We had a great time with family, getting to know Alvina, and experiencing Liberia. As we start the post Peace Corps job search, it was neat to get to go and see Monrovia as we may just end up moving there (with all these NGOs, there are a lot more jobs than in other countries). Back in South Africa, the air feels drier than ever as we must have acclimatized to the humidity. I can even feel the altitude a bit in my breath coming from sea level. I'm most excited to hear Setswana again and see people we know. One interesting thing about Liberia is that people use English as the lingua franca. I think I heard about one conversation in Bassa (Alvina's language) the whole time though we spent lots of time with her family. Though Liberian English itself is difficult to understand for those of us who are not used to it, I expected to hear more other languages. I'm sure in the villages you would, but just like in cities here, lots of people speak English. The difference is that it's been that way for a long time and the grannies and children speak English just as often as the people who've been to school.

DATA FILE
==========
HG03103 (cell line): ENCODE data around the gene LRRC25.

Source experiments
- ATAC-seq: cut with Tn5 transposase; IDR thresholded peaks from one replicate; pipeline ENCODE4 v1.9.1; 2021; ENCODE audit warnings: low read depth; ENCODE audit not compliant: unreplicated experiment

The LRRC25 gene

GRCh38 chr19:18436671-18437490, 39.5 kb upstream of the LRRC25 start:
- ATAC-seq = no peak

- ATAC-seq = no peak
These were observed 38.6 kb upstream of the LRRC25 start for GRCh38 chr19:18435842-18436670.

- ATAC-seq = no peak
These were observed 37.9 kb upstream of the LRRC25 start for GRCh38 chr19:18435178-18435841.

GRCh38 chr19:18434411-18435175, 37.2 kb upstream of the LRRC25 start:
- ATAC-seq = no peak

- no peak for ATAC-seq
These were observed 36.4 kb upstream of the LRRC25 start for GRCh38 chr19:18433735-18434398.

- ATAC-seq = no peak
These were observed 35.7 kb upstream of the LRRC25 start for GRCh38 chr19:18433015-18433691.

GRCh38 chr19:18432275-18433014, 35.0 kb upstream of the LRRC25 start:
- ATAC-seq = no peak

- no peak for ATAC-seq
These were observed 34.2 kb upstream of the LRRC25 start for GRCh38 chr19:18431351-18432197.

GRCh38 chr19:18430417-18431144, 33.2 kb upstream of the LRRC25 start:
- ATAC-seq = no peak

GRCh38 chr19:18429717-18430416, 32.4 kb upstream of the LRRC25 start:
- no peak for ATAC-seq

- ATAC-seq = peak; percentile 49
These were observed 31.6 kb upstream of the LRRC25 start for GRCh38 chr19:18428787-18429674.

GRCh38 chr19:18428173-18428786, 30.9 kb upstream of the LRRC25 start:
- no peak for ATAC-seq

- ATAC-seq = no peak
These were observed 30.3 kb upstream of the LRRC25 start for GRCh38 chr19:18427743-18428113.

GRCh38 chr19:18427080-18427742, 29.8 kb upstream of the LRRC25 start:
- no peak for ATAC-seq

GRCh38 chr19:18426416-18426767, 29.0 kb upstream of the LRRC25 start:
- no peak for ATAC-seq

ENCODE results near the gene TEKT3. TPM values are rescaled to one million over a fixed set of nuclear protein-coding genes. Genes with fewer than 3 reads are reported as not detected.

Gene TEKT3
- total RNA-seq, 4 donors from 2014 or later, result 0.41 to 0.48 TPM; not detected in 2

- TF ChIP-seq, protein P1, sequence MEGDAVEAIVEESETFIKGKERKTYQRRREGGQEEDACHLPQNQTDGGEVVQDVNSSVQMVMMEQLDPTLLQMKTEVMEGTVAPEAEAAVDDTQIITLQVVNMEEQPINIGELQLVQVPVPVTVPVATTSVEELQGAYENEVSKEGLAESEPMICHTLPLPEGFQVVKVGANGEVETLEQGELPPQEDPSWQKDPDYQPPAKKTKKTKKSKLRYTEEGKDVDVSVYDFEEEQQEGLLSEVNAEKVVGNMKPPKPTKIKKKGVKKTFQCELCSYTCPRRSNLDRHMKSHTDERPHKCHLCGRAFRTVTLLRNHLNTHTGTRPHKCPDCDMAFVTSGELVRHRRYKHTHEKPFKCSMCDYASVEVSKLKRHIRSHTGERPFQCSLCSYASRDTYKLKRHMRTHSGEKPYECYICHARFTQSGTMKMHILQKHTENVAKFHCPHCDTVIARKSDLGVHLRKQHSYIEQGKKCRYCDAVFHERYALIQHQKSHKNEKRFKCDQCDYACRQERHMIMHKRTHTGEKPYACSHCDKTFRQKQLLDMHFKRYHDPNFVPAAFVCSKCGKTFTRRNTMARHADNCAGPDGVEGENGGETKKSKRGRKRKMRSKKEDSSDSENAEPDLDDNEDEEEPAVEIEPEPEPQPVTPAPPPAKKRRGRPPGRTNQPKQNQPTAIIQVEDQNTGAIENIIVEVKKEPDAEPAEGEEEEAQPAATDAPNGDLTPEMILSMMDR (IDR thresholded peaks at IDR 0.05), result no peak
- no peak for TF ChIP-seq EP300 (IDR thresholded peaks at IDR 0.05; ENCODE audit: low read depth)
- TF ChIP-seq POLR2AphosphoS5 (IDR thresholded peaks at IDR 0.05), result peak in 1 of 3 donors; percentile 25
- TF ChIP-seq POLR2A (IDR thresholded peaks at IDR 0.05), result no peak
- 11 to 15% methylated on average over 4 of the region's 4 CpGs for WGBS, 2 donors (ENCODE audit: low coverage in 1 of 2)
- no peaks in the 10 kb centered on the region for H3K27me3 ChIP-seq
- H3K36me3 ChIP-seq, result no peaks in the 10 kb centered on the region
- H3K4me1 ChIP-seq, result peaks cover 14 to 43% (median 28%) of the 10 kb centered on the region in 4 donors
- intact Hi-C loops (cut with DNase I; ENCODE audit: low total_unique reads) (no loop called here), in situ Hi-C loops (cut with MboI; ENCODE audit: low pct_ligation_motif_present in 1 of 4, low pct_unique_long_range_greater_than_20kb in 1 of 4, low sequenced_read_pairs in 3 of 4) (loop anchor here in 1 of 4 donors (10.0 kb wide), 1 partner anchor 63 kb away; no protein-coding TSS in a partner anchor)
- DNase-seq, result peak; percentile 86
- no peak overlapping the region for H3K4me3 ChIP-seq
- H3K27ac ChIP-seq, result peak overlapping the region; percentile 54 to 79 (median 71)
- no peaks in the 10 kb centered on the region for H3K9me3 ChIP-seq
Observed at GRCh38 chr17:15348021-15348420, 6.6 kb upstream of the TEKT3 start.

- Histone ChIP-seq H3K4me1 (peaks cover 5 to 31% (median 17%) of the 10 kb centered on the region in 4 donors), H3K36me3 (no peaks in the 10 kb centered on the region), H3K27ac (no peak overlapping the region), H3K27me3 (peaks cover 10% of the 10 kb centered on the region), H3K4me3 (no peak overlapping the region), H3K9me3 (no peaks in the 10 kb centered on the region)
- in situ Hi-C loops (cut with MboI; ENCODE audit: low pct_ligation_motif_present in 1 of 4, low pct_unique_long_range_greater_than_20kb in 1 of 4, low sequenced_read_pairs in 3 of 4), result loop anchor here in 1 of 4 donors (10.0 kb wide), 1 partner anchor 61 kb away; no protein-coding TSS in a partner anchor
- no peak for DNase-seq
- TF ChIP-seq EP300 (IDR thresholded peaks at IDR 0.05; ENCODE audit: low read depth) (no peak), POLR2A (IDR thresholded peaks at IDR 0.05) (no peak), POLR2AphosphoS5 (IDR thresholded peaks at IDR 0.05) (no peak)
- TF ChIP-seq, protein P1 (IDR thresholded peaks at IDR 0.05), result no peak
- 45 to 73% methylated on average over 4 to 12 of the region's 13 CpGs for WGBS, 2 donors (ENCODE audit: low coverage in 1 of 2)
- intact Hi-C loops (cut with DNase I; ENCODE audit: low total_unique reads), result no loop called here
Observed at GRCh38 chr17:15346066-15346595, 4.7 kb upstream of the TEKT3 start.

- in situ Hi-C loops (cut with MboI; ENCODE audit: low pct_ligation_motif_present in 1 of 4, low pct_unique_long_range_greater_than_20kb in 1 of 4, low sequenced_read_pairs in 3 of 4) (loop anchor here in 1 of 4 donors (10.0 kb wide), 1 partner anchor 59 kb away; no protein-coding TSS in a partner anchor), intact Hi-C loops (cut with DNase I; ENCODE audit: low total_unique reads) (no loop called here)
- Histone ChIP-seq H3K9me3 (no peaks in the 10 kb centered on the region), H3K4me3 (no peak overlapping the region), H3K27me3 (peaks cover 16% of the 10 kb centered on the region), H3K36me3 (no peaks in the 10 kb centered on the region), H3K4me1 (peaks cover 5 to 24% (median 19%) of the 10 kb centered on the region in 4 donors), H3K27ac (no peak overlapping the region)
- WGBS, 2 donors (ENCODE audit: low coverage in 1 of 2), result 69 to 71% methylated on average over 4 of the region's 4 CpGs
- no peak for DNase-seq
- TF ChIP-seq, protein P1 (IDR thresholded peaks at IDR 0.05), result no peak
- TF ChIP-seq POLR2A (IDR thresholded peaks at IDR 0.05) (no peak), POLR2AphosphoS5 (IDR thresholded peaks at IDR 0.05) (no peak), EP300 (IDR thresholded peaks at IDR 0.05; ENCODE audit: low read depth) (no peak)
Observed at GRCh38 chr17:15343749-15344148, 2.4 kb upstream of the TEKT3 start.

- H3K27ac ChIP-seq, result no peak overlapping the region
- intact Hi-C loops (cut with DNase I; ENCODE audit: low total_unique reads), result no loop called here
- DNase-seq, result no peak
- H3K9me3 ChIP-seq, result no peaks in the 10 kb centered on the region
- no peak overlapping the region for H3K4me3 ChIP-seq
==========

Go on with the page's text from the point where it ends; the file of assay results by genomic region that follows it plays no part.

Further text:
Hope to write another post about watching world cup games this week, but ciao for now.